Small chub sipped the dancing flies from the surface and every now and again a larger swirl cut the mirrored surface of the river as a trout took advantage of a May Fly momentarily dropping to the surface at its peril.
It wasn’t long before young Tales was into a fish, his short 7ft rod bending into a fish and line spooling off the reel at an alarming rate. A good sized brown trout had snatched his May Fly imitation the second it hit the water. With only a short cast along the reeded bank it took young Tales by surprise. Within a few minutes he was into another fish this time one slightly larger than the first. Young Tales has not witnessed the excitement of brown trout on a feeding frenzy before so for him it was a jaw dropping moment to have a brace of browns in such a brief foray.
It was for young Tales a memorable afternoon which will be permanently etched on that tablet of fishing adventures, he just simply couldn’t stop grinning….
On a bright and warm day for April I decided to take young Tales out for a day’s fishing. At just after 8am we packed the car and headed South towards a favourite haunt if little T’s, Robin Wood Fishery which is nestled in the Surrey Hills. However upon arriving at this secluded fishery it looked more like the car park of a multiple retailer, cars double parked and every bank covered with fluff chuckers at 20 yard intervals. This was not an ideal situation so after a brief chat with one fly-fisher we decided to head back up the A3 to Vale End Fishery.
Within in few minutes young Tales managed to plant a buzzer opposite a reedbed clump near an alder and on the drop was taken by a plump rainbow. Unfortunately the skills of young Tales weren’t quite honed enough to tame this bar of silver, no sooner had he lifted into the fish and started to wind in the fish propelled itself out of the water then a swift dive resulted in a slack line.
It wasn’t long before he was into another fish, this time a trim wild brown that took the fly as it was taken with the current of the stream that runs into the middle lake. This time and lesson learned from earlier this fish was drawn to the bank and netted. The grin from ear to ear of this young 8 year old was a joy to see. His first brown that was large enough for the table.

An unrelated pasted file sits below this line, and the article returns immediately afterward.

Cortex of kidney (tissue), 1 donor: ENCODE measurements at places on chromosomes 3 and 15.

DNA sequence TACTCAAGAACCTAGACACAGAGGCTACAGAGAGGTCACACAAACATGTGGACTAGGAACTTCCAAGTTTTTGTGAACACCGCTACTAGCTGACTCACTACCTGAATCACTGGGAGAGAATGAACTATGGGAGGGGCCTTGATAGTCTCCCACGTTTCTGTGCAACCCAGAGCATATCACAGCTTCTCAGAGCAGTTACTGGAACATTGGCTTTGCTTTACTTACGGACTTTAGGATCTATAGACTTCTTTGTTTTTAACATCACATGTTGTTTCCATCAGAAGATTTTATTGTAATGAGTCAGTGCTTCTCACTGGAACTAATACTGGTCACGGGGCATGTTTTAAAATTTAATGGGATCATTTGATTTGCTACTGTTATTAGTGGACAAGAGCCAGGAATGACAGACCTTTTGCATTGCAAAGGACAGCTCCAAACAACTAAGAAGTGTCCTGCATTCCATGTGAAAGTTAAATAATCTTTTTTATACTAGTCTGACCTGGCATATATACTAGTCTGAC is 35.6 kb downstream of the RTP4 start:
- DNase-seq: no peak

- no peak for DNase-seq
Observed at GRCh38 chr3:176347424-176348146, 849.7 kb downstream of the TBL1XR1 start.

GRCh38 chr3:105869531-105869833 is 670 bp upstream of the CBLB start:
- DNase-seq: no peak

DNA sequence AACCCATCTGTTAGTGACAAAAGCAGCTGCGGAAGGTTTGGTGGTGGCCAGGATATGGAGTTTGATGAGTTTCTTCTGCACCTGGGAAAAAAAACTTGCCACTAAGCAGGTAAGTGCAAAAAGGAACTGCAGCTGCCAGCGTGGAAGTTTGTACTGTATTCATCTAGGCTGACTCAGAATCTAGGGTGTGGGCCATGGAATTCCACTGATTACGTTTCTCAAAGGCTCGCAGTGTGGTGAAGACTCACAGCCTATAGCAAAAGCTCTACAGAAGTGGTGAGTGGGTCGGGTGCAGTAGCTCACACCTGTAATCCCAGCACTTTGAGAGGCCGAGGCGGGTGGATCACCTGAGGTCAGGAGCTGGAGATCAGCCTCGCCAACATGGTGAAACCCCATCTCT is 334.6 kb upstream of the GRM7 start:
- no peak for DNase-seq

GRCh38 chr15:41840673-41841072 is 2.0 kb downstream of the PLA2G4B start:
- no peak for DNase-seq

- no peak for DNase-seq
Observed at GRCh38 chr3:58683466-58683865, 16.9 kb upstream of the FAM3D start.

A couple of hours passed by with a knock here and a knock there as the line momentarily tightened only to go slack as the hook was discarded.
We had decided to head home at 3pm in order to cook a leg of lamb that his lordship had requested so as the last cast was made this time casting a damsel under the shadow of a large tree after a minute or two on the drop a slow and steady retrieve resulted in an aggressive tug and a 2lb rainbow was being played in the dappled sunlight. After a good few minutes young Tales managed to place the landing net under the fish and pull it onto the lush green grass.
There is no better way to spend a Sunday watching the next generation take pleasure and have fun catching fish.
After a swift drive down the A31 we arrived the other side of Farnham to spend a late Saturday afternoon fishing the Syndicated water of the Hampshire Wey as a guest of my good friend and life long fishing companion Shaun Madle. We tackled up with a small Farlow’s cane rod and my dependable Hardy Deluxe Smuggler #5 and for our young enthusiast a 7ft #4 paired to a Hardy Viscount 130 reel.
Young ‘Tales‘ was on a quest to catch a fish and in the late afternoon sun. We walked the lush green banks of the small Hampshire river. It wasn’t long before a fish was spotted taking duns from the water under the shadow of a willow. A line or two were cast with a small dry-fly but met will little interest. After about 20 mins of stalking this fish there was one half-hearted take and then a dark shape of a reasonable sized fish took flight downstream and into the weed.
Several hours had passed when Shaun hooked a fish on a Mayfly nymph only to find that the fish spat the hook out moments later only then to take the fly again. Once landed, a quick observation from young Tales alerted us to the fact that this small brown trout was packed with perch fry, to the extent that its mouth was so full they were falling out on the ground. Not only had Shaun caught the only trout of the afternoon but also four perch.
There were a few Mayfly on the water but most of the action seemed to be sub-surface. Young Tales enjoyed his afternoon even though he spent most of it in terror from a field full of inquisitive horse that took a keen interest in him.